• Length:
    5 Weeks
  • Price:

    FREE
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  • Institution
  • Subject:
  • Level:
    Advanced
  • Language:
    English
  • Video Transcript:
    English

Prerequisites

The course requires an intermediate level of knowledge in computer programming, basic knowledge in computer science and mathematical skills. The course will use the programming language Scala in the programming assignments. You can find a good tutorial on Scala here. An interesting tutorial online can be found here.

About this course

This course is the first course in a series of two. Both courses provide a solid foundation in the area of reliable distributed computing, including the main concepts, results, models and algorithms in the field.

Today's global IT infrastructures are distributed systems; from the Internet to the data-centers of cloud computing that fuel the current revolution of global IT services. At the core of these services you find distributed algorithms.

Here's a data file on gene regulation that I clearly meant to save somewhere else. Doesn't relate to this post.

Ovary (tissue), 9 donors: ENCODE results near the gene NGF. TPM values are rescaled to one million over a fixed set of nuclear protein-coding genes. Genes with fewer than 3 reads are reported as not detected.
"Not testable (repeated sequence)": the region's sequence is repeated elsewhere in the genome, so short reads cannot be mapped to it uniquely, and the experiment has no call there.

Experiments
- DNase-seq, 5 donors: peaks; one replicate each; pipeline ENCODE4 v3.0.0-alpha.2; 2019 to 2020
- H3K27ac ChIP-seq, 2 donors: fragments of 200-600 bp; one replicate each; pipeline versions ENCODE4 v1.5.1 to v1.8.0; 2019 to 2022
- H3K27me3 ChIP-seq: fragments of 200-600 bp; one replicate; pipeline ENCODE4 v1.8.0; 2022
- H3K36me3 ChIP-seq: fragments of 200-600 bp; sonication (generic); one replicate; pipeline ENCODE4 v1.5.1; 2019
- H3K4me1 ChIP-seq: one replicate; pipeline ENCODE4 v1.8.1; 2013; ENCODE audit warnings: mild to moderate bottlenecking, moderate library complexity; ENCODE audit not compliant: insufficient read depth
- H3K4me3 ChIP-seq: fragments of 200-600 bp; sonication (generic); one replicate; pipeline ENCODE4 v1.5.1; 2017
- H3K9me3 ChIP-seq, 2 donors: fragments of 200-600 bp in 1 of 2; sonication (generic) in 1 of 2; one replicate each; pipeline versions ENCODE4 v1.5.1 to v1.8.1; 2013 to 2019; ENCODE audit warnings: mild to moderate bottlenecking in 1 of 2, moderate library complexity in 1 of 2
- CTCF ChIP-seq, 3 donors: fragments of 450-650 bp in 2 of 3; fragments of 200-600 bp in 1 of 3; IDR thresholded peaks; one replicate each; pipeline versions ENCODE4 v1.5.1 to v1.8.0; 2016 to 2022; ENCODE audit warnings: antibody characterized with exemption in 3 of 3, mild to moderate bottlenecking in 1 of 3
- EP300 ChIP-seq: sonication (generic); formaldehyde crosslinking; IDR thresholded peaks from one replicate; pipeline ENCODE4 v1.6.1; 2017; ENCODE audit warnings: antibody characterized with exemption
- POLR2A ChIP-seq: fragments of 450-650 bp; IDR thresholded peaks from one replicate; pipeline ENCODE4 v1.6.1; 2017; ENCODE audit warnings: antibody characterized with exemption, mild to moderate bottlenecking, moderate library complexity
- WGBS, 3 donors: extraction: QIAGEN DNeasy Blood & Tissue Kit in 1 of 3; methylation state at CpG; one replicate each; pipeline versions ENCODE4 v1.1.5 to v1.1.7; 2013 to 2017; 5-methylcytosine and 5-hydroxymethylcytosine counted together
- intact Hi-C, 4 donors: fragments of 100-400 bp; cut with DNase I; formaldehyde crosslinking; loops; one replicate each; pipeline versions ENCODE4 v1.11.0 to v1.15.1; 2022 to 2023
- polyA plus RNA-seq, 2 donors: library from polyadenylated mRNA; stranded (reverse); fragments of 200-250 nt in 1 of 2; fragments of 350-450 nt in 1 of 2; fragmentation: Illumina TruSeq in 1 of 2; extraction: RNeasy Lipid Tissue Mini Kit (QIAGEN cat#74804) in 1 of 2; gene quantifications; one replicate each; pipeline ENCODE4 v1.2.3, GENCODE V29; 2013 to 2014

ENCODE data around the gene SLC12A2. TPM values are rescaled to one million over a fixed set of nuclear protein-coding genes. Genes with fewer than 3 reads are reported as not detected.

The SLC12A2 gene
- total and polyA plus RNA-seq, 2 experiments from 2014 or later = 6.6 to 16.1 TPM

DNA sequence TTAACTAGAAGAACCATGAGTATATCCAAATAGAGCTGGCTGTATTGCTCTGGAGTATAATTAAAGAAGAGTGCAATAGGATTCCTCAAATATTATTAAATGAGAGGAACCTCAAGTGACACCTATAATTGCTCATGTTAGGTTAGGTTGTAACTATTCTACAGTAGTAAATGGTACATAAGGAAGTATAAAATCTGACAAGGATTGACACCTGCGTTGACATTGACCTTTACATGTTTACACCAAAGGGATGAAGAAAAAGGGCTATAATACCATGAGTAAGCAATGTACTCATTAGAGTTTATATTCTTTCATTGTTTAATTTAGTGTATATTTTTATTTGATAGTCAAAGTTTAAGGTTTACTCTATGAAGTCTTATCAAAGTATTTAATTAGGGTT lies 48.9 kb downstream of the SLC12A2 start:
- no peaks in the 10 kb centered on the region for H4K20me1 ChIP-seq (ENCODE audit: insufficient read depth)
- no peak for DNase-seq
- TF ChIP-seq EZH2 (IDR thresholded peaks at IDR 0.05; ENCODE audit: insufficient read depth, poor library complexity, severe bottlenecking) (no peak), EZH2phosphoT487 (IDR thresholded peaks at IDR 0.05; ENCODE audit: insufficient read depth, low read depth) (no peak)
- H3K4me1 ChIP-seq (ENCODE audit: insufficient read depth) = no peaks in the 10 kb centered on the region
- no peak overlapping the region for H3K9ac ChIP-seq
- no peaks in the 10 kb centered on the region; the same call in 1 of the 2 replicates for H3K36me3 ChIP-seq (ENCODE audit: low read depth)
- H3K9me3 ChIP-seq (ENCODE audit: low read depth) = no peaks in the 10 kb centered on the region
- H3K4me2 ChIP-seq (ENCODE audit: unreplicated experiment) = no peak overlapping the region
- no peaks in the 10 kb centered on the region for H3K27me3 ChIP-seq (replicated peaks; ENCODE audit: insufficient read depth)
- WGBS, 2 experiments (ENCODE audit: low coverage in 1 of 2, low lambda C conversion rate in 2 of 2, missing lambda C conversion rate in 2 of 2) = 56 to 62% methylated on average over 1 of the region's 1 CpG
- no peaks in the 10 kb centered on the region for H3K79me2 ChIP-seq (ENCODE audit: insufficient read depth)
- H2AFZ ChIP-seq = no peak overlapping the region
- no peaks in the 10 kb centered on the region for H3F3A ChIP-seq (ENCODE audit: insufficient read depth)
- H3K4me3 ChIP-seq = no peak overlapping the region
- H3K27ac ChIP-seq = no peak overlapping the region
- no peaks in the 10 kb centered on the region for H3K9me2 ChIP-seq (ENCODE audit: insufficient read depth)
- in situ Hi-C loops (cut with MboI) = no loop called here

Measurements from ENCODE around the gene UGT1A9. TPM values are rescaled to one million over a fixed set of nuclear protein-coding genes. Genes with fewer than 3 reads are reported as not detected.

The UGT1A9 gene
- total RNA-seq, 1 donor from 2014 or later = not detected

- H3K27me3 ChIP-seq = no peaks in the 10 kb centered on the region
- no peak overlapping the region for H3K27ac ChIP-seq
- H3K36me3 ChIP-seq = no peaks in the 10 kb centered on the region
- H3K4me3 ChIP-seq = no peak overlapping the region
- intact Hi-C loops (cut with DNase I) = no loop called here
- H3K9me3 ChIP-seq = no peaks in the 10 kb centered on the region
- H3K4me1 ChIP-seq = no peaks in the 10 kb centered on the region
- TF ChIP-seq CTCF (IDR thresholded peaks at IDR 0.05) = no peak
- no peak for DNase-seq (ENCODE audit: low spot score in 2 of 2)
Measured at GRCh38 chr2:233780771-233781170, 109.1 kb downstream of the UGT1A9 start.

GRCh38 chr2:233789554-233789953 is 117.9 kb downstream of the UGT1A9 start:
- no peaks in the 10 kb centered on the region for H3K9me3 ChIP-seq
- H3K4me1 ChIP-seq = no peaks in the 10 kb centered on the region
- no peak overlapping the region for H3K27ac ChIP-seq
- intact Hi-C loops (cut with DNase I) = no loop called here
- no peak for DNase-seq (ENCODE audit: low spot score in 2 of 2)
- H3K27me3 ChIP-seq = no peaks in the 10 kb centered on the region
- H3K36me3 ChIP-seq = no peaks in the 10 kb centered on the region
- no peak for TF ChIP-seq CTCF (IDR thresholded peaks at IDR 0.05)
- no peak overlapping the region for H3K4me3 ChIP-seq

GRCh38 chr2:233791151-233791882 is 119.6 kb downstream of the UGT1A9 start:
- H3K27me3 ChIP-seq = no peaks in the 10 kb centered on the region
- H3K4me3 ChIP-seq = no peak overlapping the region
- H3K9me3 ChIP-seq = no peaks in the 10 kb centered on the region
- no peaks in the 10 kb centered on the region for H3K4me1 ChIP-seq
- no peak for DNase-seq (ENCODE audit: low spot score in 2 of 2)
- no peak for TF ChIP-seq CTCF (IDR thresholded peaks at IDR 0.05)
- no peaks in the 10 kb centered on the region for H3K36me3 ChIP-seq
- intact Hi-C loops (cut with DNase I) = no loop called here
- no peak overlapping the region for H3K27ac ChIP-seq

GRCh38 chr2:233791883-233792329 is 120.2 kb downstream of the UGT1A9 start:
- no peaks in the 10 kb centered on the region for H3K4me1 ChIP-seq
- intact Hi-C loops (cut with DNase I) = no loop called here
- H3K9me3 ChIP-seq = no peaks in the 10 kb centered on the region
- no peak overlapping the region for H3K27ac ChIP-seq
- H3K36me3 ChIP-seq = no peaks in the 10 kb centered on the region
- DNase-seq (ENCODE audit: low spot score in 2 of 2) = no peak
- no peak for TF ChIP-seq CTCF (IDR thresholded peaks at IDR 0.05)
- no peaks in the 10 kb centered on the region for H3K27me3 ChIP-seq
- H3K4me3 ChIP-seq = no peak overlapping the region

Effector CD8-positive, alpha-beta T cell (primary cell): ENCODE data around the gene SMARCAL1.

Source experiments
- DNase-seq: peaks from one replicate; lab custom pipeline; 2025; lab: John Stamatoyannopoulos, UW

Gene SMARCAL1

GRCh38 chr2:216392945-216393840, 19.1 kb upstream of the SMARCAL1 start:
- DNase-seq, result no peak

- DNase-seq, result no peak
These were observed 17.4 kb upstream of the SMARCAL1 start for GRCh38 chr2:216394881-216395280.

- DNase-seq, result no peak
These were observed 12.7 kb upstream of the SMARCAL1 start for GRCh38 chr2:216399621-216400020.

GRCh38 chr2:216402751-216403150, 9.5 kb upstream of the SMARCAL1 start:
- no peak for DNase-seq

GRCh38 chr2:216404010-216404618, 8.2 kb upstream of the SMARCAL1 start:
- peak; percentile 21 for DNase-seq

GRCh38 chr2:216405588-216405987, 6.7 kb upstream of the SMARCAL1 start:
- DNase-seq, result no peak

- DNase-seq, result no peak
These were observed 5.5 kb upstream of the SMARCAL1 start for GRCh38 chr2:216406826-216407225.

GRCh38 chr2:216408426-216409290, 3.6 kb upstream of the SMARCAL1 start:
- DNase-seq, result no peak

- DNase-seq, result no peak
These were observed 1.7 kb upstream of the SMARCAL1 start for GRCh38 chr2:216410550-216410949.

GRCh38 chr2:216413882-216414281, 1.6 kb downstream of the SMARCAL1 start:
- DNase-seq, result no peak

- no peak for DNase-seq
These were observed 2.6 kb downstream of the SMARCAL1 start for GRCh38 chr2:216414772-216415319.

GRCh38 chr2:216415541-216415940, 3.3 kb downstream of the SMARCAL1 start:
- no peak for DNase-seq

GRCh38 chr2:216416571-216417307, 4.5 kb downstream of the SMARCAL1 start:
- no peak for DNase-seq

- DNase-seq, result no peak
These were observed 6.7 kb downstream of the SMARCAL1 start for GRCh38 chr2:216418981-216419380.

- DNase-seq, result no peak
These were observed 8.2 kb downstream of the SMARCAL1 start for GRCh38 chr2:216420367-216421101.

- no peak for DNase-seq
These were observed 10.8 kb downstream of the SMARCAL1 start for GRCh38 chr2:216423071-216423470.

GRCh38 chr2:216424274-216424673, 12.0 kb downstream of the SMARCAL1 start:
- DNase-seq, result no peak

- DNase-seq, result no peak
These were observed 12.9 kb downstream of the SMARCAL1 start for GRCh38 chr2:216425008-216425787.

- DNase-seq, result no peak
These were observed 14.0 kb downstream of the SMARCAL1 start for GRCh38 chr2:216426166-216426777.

These algorithms run on multiple computers and communicate only by sending and receiving messages. It is crucial for the implemented services to continue to work 24/7 even if some of the computers fail or some of the messages are lost in transit. This is the subject of reliable distributed algorithms in computer science.

ID2203.1x covers models of distributed algorithms based on input/output automata; specifications of fault tolerant abstractions and failure detectors; specific distributed abstractions and fault-tolerant algorithms, including reliable broadcast and causal broadcast; key-value stores and consistency models; single-value consensus and the Paxos algorithm.

To complete the course with a full grade (100%) students are required to answer the graded quizzes provided every week, as well as the programming assignments.

What you'll learn

  • Event-driven concurrent programming of distributed algorithms
  • Formal models of asynchronous systems using input/output automata
  • Failure detectors and equivalence between various distributed abstractions
  • Specifications and algorithms for reliable and causal-order broadcast
  • Distributed shared memory and consistency models
  • Single value consensus and related consensus algorithms, including Paxos.

Meet your instructors

Seif Haridi
Chair-Professor of Computer Systems
KTH Royal Institute of Technology
Paris Carbone
PhD candidate and TA
KTH Royal Institute of Technology
Lars Kroll
PhD candidate and TA
KTH Royal Institute of Technology

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